“Years ago I worked in the mayor’s office and I was part of a team of people who applied for a grant … to create an outreach program to immigrant seniors: SNAP outreach to immigrant seniors,” says Thomases. “It was very successful, [but] when the federal funding ended, the outreach effort ended.”

He wants the city to take a look at other programs like that and to “pick up the mantle” and continue to fund extensive outreach programs. Even as the 65+ population has swelled, resources such as affordable housing, food and social programs, and medical services for that portion of the population have decreased by 40 percent per older resident since 2000, according to the a recent report in City Limits.

Strained resources

There are a number of city agencies and local organizations that provide services to older New Yorkers. Some seniors are eligible for assistance from Section 8 housing, SNAP and more. But as the city’s housing crisis continues to grow, and as rents rise for people on fixed incomes, it’s almost impossible to keep up with the demand.

The Comptroller’s 2017 report described how “over 200,000 seniors wait an average of seven years for an apartment in the Department of Housing and Urban Development’s (HUD) Section 202 Supportive Housing for the Elderly program.” It also outlined how the New York City Housing Authority (NYCHA)’s “backlog for HUD’s Section 8 Housing Choice Voucher program is so long that new applications have not been accepted since December 2009.”

Gonzalez-Rivera thinks that the city should put more of its yearly budget towards addressing the ever growing needs of older adults and the families that care for them.

“All of the responsibility for taking care of older New Yorkers can’t just fall on the Department for the Aging. At the end of the day, DFTA is one of the smallest departments in the city,” he says.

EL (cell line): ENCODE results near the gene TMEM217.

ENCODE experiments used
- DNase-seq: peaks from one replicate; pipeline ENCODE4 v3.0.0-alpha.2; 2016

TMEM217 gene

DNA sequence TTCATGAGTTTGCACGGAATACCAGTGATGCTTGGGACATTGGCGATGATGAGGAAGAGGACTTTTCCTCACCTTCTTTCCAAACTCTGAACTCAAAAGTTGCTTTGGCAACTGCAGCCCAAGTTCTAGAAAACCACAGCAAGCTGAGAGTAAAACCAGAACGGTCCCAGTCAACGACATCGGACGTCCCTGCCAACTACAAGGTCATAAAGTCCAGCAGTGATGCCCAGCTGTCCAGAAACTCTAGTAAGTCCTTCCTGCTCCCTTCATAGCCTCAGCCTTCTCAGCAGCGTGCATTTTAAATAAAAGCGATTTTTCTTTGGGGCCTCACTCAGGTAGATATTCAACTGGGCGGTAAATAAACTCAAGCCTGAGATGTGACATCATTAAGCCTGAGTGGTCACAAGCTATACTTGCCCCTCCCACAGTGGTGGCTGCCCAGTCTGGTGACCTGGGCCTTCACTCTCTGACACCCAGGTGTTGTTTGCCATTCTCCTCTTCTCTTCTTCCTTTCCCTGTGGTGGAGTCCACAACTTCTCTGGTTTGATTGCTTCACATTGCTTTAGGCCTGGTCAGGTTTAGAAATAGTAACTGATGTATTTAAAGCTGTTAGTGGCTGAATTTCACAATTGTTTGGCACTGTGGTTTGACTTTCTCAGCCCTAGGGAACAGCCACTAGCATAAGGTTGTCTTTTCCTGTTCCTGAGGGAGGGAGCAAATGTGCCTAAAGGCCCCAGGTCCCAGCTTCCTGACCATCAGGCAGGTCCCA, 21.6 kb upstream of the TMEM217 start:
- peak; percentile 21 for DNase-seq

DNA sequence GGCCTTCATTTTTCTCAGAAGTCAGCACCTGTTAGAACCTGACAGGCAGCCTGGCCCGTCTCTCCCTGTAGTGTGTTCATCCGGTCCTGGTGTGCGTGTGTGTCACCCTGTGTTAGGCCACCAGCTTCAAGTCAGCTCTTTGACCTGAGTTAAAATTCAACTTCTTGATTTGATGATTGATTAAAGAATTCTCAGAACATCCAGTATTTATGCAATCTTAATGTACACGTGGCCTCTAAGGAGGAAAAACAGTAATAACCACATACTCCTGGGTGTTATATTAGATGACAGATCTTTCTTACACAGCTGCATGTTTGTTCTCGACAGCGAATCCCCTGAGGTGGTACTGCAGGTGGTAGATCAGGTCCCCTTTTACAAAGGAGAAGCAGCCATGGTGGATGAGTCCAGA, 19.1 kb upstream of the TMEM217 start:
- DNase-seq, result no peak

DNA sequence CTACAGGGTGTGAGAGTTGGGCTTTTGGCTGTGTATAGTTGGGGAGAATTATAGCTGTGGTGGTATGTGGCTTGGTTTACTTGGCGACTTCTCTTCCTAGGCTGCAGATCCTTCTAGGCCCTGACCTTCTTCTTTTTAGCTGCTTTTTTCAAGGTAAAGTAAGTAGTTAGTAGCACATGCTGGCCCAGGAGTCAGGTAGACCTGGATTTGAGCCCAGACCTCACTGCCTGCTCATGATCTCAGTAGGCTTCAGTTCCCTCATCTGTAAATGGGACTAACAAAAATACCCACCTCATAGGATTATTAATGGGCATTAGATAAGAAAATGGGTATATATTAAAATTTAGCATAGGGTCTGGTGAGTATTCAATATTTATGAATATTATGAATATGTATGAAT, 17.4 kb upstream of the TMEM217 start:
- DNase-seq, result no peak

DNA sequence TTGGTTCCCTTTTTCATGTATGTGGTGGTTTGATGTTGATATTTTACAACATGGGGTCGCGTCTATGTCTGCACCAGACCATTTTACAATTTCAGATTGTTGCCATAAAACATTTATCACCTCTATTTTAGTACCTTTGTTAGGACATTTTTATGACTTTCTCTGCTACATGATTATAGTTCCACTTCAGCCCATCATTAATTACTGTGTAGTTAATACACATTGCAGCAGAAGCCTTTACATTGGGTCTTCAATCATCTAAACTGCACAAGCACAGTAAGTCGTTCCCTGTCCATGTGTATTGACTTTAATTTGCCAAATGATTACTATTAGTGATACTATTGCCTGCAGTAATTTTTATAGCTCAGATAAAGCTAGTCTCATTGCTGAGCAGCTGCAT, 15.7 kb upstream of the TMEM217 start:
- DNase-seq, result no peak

Less than one percent of New York City’s budget goes towards that department. Gonzalez-Rivera doesn’t think that’s enough to reach the growing senior population. He also says that the unique needs of immigrant and seniors of color can’t be fully addressed by one agency.

Sometimes the issue is not agency responsibility but program design. “There are some really good housing benefits, like the SCRIE (Senior Citizen Rent Increase Exemption) program but there are lots of seniors whose income is too high for them to benefit from the SCRIE program,” Thomases says. The program works within rent regulated apartments, within the last decade more units have been destabilized than rent stabilized, adding to the housing crisis making rent assistance like SCRIE less likely to reach enough low-income seniors.

Beyond policy details are political priorities and cultural attitudes, and advocates say that’s where the deepest change is need. Thomases says older New Yorkers need to be treated just as much a part of the city as the younger population. Committing to them, particularly the more vulnerable seniors, is a commitment to the overall wellbeing of New York City. “Older New Yorkers, regardless of health complications remain vibrant dynamic people,” he says. “We need full respect for them, and their vibrancy.”